For hours he walked, learning on the way that his straight line was nearly impossible to follow. Trees, rocks, rivers and the occasional sounds of animals seemed to block his path at every step. He would try fervently to skirt the offending obstacles and set out once more on his straight line. The strange thing was, he began to notice patterns… Gnarled tree, dry riverbed, large clearing, stone blocks, gnarled tree, stone blocks, small pond, dry riverbed… His straight line was leading him in circles! Or could his mind be playing tricks? There were many areas of the city which looked similar… why not the forest? Upon reaching the stone blocks for the umpteenth time, (Were these the same blocks he had passed earlier?) he sat, put his head in his hands and closed his eyes. When he opened them, he noticed that the sun had just passed midday. It was the heat, beginning to become uncomfortable, that had awoken him from his half-sleep. He decided to re-trace his steps to the pond and cool off a little before starting out again.

The marginally cool water of the pond nevertheless brought with it an insight as he watched a group of ducks bobbing and splashing about. He noticed how they never seemed to swim in a straight line, but were always darting here, drifting there, diving under and surfacing. More than that, he noticed the small trails they left behind them as they swam. This gave him an idea. He knew that there were roads and paths through the forest, if he could only find them, but what he hadn’t considered was the paths made by nature herself. There must be animal trails and the like which led from somewhere to somewhere else. At least that would be better than tracing circles among the trees.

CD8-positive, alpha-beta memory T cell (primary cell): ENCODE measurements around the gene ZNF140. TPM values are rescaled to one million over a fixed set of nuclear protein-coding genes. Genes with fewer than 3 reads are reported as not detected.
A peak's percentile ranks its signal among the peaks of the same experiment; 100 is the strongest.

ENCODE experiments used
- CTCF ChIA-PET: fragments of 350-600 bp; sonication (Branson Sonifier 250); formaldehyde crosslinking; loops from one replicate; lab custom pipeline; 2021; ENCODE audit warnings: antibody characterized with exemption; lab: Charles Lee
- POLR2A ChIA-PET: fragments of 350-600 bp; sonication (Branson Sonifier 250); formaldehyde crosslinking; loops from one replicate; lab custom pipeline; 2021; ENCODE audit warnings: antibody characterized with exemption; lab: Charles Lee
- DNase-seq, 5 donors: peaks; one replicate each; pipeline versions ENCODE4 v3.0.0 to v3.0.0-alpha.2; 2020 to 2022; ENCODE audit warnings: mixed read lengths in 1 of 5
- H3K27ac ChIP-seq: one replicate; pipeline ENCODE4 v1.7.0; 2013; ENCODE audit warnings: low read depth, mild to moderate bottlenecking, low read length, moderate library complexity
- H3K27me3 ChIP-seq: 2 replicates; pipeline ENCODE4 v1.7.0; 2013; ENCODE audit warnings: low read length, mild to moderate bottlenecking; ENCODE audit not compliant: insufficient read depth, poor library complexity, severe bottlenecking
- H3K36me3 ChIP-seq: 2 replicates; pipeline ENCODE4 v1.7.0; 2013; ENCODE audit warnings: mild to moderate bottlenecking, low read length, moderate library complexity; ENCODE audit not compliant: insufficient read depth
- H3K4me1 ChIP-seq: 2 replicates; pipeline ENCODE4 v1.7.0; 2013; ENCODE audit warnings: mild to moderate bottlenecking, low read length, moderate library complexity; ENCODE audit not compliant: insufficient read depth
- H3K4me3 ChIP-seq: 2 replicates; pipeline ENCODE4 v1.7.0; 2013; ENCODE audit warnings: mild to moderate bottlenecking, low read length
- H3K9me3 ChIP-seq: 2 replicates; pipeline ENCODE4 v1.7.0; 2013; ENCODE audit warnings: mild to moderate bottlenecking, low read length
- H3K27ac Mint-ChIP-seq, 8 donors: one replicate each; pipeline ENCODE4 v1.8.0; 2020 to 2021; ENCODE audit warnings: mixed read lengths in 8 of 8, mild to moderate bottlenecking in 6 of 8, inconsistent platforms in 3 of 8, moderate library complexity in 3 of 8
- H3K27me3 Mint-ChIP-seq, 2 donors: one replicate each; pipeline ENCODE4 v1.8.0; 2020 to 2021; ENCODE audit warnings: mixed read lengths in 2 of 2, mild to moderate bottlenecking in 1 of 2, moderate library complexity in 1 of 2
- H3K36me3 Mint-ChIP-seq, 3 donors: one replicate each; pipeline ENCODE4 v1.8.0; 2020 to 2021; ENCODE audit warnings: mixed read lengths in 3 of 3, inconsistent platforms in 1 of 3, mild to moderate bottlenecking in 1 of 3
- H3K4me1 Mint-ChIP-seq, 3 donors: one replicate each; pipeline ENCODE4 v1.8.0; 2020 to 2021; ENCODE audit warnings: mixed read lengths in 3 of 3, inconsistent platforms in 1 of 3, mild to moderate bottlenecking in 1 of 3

Scanning about and finding no such trails in sight he decided, now on the edge of complete despair, that if he were to live his final days lost among the trees, he would rather spend them in joy, as had the ducks. And so he looked around him for the most interesting thing to investigate, then headed off toward it. He observed a small clearing, filled with small lilac and indigo coloured flowers; a waterfall, cascading over some rocks; a lake with a small island in the center; a red fox; a family of robins… Onward he wended his way through the forest, passing from interest to interest and completely losing himself in the wonders of the wilderness.

As darkness began to fall once again, our explorer noticed something strange among the trees.. it was as if the sun were dancing upon the horizon, only just shining between the trees at forest-level. As he drew closer, he noticed that the horizon was very grey, almost like… “The city wall!” he exclaimed. The dancing sun had been the torches of the guards patrolling the perimeter where the city met the forest! As he approached them and told them his story, they commented on his probable hunger, thirst and weariness. As if on cue, he realised that he was indeed feeling famished, parched and utterly exhausted. They half-carried him to the east gate and passed him off to a carriage to be taken home.

As the cart-wheels bumped and bounced over cobbled streets our friend reflected on his adventure. The boy in him was pleased to have been acknowledged once more after so long. The man in him berated him at not being better able to find his way. He resolved to go back and learn to find his way once more to please his inner child, and his inner man. He knew that the ride home would not be long, yet he found himself drifting off even amidst the rattling and rocking of the carriage. His last sleepy thought was that he had lost his way amidst the forest, but had found it amongst the trees.